Iceland is an island in the stormiest region of the North Atlantic, between Norway and Greenland. Two features control its weather and climate: it lies in the track most frequented by depressions throughout the year; it also lies in the path of the current of warm oceanic water called the Gulf Stream. Consequently the weather is disturbed and changeable throughout the year but during the winter the temperatures at sea level are surprisingly mild for the latitude. The Arctic Circle just touches the north coast of the island.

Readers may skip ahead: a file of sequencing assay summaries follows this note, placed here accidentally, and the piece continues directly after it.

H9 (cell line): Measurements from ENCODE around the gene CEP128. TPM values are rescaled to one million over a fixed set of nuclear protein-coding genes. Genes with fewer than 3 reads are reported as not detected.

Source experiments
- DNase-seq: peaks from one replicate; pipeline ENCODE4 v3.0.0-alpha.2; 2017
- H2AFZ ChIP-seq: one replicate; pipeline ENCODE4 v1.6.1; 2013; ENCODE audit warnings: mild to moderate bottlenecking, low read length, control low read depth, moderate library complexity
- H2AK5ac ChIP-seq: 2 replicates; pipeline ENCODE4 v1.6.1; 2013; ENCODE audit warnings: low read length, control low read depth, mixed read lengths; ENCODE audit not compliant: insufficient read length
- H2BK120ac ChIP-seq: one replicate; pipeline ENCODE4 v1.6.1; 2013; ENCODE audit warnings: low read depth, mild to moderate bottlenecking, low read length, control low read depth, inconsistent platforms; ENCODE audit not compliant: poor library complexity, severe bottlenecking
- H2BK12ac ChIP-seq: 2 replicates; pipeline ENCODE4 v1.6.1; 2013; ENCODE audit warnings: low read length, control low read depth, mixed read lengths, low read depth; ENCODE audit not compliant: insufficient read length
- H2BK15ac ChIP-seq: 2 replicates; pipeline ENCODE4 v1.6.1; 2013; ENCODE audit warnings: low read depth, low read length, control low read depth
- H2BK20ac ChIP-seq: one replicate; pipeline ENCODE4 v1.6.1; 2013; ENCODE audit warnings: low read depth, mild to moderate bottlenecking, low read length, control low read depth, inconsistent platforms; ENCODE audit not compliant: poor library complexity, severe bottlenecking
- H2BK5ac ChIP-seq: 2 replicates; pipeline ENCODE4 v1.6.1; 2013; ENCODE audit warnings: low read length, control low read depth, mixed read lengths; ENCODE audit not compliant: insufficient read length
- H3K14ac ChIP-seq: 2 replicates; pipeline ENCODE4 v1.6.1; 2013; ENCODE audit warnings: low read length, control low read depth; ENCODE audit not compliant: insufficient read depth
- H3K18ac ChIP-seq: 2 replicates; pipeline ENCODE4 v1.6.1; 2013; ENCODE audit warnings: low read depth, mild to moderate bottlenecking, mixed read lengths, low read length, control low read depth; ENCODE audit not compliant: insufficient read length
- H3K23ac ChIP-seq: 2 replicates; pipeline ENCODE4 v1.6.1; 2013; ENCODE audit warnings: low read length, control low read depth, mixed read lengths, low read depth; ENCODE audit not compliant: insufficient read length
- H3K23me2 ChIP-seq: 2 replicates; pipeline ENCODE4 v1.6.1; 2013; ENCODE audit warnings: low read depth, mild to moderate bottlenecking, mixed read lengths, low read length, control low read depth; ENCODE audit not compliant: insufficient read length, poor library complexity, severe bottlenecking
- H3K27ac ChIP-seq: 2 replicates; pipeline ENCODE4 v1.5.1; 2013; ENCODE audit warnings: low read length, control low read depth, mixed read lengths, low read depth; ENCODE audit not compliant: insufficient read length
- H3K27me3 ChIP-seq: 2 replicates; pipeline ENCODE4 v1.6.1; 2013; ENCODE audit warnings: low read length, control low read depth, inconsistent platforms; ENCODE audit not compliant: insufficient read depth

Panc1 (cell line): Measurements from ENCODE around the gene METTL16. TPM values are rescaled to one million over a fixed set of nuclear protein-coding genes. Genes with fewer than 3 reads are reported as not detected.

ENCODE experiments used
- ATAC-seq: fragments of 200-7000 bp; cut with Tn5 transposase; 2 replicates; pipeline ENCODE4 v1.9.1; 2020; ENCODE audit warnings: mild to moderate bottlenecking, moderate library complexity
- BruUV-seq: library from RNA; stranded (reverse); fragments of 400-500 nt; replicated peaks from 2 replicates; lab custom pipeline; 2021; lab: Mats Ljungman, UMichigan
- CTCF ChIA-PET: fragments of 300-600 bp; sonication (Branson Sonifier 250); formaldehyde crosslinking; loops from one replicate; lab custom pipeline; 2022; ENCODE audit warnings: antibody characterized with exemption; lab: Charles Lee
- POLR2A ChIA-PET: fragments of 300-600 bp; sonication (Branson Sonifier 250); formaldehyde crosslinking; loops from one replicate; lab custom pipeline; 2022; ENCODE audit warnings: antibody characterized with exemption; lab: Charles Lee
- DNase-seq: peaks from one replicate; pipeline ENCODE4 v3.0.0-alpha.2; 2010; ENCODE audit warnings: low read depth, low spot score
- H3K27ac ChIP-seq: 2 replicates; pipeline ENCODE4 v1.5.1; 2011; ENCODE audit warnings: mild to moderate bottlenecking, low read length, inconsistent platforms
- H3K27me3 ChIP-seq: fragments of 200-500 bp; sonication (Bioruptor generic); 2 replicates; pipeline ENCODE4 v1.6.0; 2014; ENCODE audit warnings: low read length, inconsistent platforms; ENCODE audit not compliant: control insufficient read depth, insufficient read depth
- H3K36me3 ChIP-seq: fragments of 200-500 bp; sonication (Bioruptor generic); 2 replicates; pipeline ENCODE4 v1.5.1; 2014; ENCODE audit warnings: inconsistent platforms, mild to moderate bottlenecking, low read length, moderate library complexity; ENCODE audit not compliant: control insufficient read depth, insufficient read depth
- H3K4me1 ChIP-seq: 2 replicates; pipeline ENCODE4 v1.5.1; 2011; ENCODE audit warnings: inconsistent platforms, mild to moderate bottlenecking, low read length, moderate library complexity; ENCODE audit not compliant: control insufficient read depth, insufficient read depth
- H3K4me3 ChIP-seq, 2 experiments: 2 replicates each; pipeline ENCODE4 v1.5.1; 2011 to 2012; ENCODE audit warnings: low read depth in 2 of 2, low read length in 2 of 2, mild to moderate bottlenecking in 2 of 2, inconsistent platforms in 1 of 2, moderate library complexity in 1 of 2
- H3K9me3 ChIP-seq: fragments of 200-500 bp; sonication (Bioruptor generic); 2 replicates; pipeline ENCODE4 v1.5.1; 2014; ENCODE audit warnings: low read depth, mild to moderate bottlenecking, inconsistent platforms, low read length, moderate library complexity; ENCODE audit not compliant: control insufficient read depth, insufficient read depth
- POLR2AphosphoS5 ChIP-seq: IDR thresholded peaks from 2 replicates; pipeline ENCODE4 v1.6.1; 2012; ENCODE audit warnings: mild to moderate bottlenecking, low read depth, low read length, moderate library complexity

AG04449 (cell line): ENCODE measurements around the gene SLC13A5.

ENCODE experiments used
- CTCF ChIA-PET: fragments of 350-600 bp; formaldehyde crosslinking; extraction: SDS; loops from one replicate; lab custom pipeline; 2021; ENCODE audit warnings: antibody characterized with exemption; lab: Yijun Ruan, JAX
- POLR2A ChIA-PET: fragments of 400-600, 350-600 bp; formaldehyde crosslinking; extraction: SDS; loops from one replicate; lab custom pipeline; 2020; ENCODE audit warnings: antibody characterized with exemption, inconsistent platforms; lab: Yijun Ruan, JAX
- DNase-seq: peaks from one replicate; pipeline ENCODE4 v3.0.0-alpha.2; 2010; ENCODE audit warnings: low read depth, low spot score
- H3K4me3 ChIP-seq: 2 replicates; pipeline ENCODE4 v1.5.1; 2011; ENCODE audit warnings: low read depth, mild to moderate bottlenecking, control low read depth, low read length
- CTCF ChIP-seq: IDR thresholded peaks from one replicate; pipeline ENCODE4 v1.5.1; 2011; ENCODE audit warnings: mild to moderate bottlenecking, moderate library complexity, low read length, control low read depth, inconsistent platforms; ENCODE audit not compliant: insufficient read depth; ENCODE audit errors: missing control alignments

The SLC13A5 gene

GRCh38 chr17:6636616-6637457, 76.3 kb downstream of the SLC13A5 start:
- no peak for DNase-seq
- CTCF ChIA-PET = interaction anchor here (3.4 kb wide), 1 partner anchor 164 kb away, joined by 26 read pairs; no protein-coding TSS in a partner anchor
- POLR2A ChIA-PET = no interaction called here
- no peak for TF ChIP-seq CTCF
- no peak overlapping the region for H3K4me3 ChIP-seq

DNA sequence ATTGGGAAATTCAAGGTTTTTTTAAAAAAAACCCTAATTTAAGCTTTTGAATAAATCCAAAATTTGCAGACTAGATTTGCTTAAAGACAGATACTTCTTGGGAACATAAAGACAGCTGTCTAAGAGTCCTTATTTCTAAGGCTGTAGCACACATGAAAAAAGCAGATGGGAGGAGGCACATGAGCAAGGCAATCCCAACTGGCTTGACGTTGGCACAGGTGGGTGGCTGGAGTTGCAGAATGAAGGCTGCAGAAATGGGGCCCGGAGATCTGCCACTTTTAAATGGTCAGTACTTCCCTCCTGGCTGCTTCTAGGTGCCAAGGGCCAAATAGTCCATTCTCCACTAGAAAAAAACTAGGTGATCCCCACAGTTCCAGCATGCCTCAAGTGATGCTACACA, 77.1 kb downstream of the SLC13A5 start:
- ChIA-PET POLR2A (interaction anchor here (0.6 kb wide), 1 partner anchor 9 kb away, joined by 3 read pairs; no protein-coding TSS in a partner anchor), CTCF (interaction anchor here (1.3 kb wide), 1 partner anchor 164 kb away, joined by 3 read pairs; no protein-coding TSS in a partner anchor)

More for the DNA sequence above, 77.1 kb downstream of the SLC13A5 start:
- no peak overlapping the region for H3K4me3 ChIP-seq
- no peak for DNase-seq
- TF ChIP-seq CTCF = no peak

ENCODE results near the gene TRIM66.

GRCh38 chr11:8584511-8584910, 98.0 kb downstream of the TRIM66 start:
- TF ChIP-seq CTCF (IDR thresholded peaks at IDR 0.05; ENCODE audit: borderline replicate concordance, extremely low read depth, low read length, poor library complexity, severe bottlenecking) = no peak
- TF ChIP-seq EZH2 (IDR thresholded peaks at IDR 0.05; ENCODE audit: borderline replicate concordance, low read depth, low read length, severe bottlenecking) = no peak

Inland Iceland is mountainous, with several volcanic peaks rising above 1,500 m/5,000 ft. These higher areas are covered with snow throughout the year and there are extensive ice fields at higher levels. Although very cold air from the Arctic occasionally affects the island in winter and spring, and drifting ice may block inlets on the north coast, the main port and capital, Reykjavik, is ice free throughout the year. The summers are generally cool and cloudy with brief spells of fine, pleasant weather. Much of the winter precipitation is snow and autumn and winter are the wettest seasons.
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